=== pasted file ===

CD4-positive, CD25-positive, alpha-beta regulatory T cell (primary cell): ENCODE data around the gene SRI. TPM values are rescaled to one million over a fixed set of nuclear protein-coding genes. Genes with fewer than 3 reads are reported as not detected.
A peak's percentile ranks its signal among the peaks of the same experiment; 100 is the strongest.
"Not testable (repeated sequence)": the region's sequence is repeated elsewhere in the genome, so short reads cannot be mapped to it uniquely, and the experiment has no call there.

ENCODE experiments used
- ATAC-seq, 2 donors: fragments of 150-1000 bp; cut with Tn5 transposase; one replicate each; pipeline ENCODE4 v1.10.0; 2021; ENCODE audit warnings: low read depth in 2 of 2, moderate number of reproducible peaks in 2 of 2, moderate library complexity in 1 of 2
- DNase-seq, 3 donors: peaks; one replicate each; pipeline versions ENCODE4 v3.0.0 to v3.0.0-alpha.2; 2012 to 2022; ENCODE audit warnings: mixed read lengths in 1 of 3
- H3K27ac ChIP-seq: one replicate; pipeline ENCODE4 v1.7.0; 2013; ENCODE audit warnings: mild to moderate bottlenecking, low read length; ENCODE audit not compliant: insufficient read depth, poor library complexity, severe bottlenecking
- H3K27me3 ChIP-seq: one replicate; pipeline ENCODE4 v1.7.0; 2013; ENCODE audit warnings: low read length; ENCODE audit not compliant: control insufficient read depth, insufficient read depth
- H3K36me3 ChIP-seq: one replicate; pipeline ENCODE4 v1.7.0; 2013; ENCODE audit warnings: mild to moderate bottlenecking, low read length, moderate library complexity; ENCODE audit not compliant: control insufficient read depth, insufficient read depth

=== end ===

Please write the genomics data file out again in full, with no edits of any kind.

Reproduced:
CD4-positive, CD25-positive, alpha-beta regulatory T cell (primary cell): ENCODE data around the gene SRI. TPM values are rescaled to one million over a fixed set of nuclear protein-coding genes. Genes with fewer than 3 reads are reported as not detected.
A peak's percentile ranks its signal among the peaks of the same experiment; 100 is the strongest.
"Not testable (repeated sequence)": the region's sequence is repeated elsewhere in the genome, so short reads cannot be mapped to it uniquely, and the experiment has no call there.

ENCODE experiments used
- ATAC-seq, 2 donors: fragments of 150-1000 bp; cut with Tn5 transposase; one replicate each; pipeline ENCODE4 v1.10.0; 2021; ENCODE audit warnings: low read depth in 2 of 2, moderate number of reproducible peaks in 2 of 2, moderate library complexity in 1 of 2
- DNase-seq, 3 donors: peaks; one replicate each; pipeline versions ENCODE4 v3.0.0 to v3.0.0-alpha.2; 2012 to 2022; ENCODE audit warnings: mixed read lengths in 1 of 3
- H3K27ac ChIP-seq: one replicate; pipeline ENCODE4 v1.7.0; 2013; ENCODE audit warnings: mild to moderate bottlenecking, low read length; ENCODE audit not compliant: insufficient read depth, poor library complexity, severe bottlenecking
- H3K27me3 ChIP-seq: one replicate; pipeline ENCODE4 v1.7.0; 2013; ENCODE audit warnings: low read length; ENCODE audit not compliant: control insufficient read depth, insufficient read depth
- H3K36me3 ChIP-seq: one replicate; pipeline ENCODE4 v1.7.0; 2013; ENCODE audit warnings: mild to moderate bottlenecking, low read length, moderate library complexity; ENCODE audit not compliant: control insufficient read depth, insufficient read depth